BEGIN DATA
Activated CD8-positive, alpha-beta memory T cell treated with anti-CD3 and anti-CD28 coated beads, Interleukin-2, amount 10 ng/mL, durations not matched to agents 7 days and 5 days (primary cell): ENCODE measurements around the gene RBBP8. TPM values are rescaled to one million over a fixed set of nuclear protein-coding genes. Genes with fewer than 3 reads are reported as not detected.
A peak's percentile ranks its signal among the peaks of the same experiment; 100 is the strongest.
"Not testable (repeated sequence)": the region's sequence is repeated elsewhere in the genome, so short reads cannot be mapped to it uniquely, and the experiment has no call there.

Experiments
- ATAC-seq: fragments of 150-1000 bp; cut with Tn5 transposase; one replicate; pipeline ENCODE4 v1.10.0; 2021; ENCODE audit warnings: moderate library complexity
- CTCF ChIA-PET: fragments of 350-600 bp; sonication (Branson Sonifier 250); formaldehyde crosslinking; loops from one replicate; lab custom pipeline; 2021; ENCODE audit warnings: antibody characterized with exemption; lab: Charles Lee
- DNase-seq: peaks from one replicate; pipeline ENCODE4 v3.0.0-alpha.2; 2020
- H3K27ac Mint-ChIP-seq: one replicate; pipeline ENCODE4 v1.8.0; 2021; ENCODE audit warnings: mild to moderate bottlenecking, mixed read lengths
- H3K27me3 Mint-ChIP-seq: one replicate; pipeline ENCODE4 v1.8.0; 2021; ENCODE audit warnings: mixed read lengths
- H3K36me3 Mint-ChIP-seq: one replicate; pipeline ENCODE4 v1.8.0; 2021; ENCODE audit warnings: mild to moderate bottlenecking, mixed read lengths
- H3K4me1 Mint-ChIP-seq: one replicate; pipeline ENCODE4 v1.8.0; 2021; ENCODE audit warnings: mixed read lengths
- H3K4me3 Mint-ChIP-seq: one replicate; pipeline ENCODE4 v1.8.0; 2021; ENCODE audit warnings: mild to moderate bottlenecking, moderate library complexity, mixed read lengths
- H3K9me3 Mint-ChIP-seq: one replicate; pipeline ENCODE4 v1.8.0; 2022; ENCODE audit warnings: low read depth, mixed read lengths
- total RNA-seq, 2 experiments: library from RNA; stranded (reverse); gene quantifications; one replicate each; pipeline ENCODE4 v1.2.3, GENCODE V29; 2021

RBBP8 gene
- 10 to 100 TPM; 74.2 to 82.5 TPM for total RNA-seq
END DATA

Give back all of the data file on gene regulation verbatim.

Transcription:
Activated CD8-positive, alpha-beta memory T cell treated with anti-CD3 and anti-CD28 coated beads, Interleukin-2, amount 10 ng/mL, durations not matched to agents 7 days and 5 days (primary cell): ENCODE measurements around the gene RBBP8. TPM values are rescaled to one million over a fixed set of nuclear protein-coding genes. Genes with fewer than 3 reads are reported as not detected.
A peak's percentile ranks its signal among the peaks of the same experiment; 100 is the strongest.
"Not testable (repeated sequence)": the region's sequence is repeated elsewhere in the genome, so short reads cannot be mapped to it uniquely, and the experiment has no call there.

Experiments
- ATAC-seq: fragments of 150-1000 bp; cut with Tn5 transposase; one replicate; pipeline ENCODE4 v1.10.0; 2021; ENCODE audit warnings: moderate library complexity
- CTCF ChIA-PET: fragments of 350-600 bp; sonication (Branson Sonifier 250); formaldehyde crosslinking; loops from one replicate; lab custom pipeline; 2021; ENCODE audit warnings: antibody characterized with exemption; lab: Charles Lee
- DNase-seq: peaks from one replicate; pipeline ENCODE4 v3.0.0-alpha.2; 2020
- H3K27ac Mint-ChIP-seq: one replicate; pipeline ENCODE4 v1.8.0; 2021; ENCODE audit warnings: mild to moderate bottlenecking, mixed read lengths
- H3K27me3 Mint-ChIP-seq: one replicate; pipeline ENCODE4 v1.8.0; 2021; ENCODE audit warnings: mixed read lengths
- H3K36me3 Mint-ChIP-seq: one replicate; pipeline ENCODE4 v1.8.0; 2021; ENCODE audit warnings: mild to moderate bottlenecking, mixed read lengths
- H3K4me1 Mint-ChIP-seq: one replicate; pipeline ENCODE4 v1.8.0; 2021; ENCODE audit warnings: mixed read lengths
- H3K4me3 Mint-ChIP-seq: one replicate; pipeline ENCODE4 v1.8.0; 2021; ENCODE audit warnings: mild to moderate bottlenecking, moderate library complexity, mixed read lengths
- H3K9me3 Mint-ChIP-seq: one replicate; pipeline ENCODE4 v1.8.0; 2022; ENCODE audit warnings: low read depth, mixed read lengths
- total RNA-seq, 2 experiments: library from RNA; stranded (reverse); gene quantifications; one replicate each; pipeline ENCODE4 v1.2.3, GENCODE V29; 2021

RBBP8 gene
- 10 to 100 TPM; 74.2 to 82.5 TPM for total RNA-seq